Even before the COVID-19 coronavirus pandemic’s push to virtual in almost every aspect of society, the trend away from traditional lecture-style learning and toward more interactive learning was well underway. The approach helps busy learners better understand, retain, and apply concepts in fast-paced and ever-changing environments, such as the field of oncology, Renee Davis, MSN, RN, NPD-BC, from ProDevo Design and Consulting, said on April 27, 2021, during a session for the 46th Annual ONS Congress™.

Provide Education on the Go

Today’s learners want continuing education and professional development that is accessible anytime and anywhere without being tethered to a computer. They need methods that use principles of agile training, such as short increments of education (microlearning), education that is optimized and can be accessed on the smaller screens of mobile devices, increased interaction and collaboration, and the ability to immediately apply principles to practice. These approaches align with shifts in how younger staff have become acclimated to learning. Research from the field of neuroscience also shows these teaching and learning methodologies help the brain retain more information.

As new technologies and treatments are available in oncology, the learning curve must be fast. Technology can help get that information out, but activities must still be well designed. Davis shared the five stages of design thinking, which she noted are similar to the nursing process.

10 Tools to Build Engagement and Learning in Your Professional Development Program

Bolster Your Virtual Education Program

Using this as a backdrop, Davis shared a wealth of practical tips and tools for augmenting virtual and digital learning.

  1. Google Slides: Like many of Google’s other collaborative tools, Slides permits multiple people to edit and update a slide deck online. Davis recommended using the Pear Deck add-on to make slides interactive.
  2. Canva: This program provides design templates for presentations, and educators can easily add videos and music as well. The final presentation can be saved as a link for sharing.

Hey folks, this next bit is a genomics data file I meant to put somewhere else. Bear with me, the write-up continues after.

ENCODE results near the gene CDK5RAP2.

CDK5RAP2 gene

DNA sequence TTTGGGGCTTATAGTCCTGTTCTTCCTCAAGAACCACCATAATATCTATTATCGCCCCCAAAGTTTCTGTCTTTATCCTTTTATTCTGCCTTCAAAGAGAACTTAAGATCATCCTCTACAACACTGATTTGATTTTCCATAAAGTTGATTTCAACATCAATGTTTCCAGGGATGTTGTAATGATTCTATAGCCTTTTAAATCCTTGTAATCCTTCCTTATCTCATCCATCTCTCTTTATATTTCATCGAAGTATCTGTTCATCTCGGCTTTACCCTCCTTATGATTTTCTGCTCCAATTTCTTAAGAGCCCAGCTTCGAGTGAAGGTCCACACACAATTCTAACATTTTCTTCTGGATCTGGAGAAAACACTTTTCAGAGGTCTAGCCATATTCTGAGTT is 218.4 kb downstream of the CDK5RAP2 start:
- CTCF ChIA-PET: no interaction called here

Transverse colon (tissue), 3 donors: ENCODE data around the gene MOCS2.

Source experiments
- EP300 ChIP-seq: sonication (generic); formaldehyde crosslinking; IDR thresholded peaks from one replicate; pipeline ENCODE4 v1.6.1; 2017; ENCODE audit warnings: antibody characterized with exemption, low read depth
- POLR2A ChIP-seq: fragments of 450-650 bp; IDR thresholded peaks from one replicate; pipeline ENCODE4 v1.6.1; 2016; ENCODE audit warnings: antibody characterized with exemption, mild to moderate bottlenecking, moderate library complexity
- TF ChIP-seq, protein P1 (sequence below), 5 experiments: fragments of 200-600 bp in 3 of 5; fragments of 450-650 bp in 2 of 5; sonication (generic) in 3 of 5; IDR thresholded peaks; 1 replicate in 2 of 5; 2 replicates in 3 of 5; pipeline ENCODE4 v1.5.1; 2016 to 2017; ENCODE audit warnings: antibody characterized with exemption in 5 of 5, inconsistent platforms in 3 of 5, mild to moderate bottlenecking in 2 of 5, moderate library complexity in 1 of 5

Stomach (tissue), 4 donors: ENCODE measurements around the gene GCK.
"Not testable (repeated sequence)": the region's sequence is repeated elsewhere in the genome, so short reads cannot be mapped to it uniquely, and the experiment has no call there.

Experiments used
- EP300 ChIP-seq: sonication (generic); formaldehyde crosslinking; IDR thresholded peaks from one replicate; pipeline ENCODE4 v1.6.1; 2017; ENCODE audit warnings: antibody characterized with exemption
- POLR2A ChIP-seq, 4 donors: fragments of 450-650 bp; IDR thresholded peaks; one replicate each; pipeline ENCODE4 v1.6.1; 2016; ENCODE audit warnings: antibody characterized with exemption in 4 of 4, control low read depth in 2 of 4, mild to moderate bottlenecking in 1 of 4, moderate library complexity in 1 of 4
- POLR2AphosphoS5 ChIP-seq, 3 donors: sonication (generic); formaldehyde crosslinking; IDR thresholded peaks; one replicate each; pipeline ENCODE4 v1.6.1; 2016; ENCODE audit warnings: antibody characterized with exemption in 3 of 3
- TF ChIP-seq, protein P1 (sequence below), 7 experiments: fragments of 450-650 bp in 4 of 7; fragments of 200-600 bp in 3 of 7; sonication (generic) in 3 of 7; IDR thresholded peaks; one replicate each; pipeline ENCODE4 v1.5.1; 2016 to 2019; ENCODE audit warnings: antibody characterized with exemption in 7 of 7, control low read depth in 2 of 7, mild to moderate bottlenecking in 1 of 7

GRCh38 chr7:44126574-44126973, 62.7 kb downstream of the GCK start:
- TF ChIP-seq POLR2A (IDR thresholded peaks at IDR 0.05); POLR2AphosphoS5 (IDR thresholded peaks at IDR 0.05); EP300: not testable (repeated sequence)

3. eLearning Heroes: This site offers e-learning authoring tools and a community support website, but Davis especially recommended it for the interactive templates, best used for self-paced learning.
  4. Mentimeter: This tool is helpful for online polls and audience interaction, Davis noted.
  5. Padlet: This is a site that offers virtual bulletin boards with customize templates. Davis said this is great for brainstorming and permits text and audio contributions.
  6. Jamboard: Part of Google apps, Davis recommended this interactive tool for group work. It provides a virtual whiteboard, sticky notes, and a laser for presenting. The use of sticky notes facilitates brainstorming and enables users to organize discussion threads and identify themes.
  7. Kahoot!: This program allows educators to create quizzes for just-in-time learning or as an assigned challenge and review how people answered for follow-up insight and discussion.
  8. Socrative: Another gamification platform, this one can make questions competitive to help keep people engaged. Both Kahoot! and Socrative have comprehensive reporting features that provide reliable, useful learner data.
  9. Flipgrid: This free video discussion site permits the educator to post a question to which learners can respond with a short video.
  10. TEDEd: Create a mini interactive lesson to share on this site and include questions for learners to answer while viewing the video. The program is free, but the lessons are not private.

New technologies may require new considerations to overcome challenges, such as:

  • Firewalls that organizations may have in place
  • Limitations of a learning management system, which may not accommodate integration with these programs.
  • Bandwidth and Wi-Fi access and limitations
  • Outdated hardware
  • Digital and technology literacy of the professional development practitioner
  • Lack of preparation – setting up activities takes time and consideration
  • Digital literacy of the learners

The most significant challenge, Davis said, is the mindset of those involved. Some may simply not be open to the new learning styles and require a bit more acclimation and demonstration to get on board, but the results are worth the effort.

Adapted from a quote by Benjamin Franklin, Davis’s mantra is to “engage them and they will learn.” She said she fully believes in and has witnessed the power of better learner engagement, satisfaction, content retention, and overall patient care outcomes.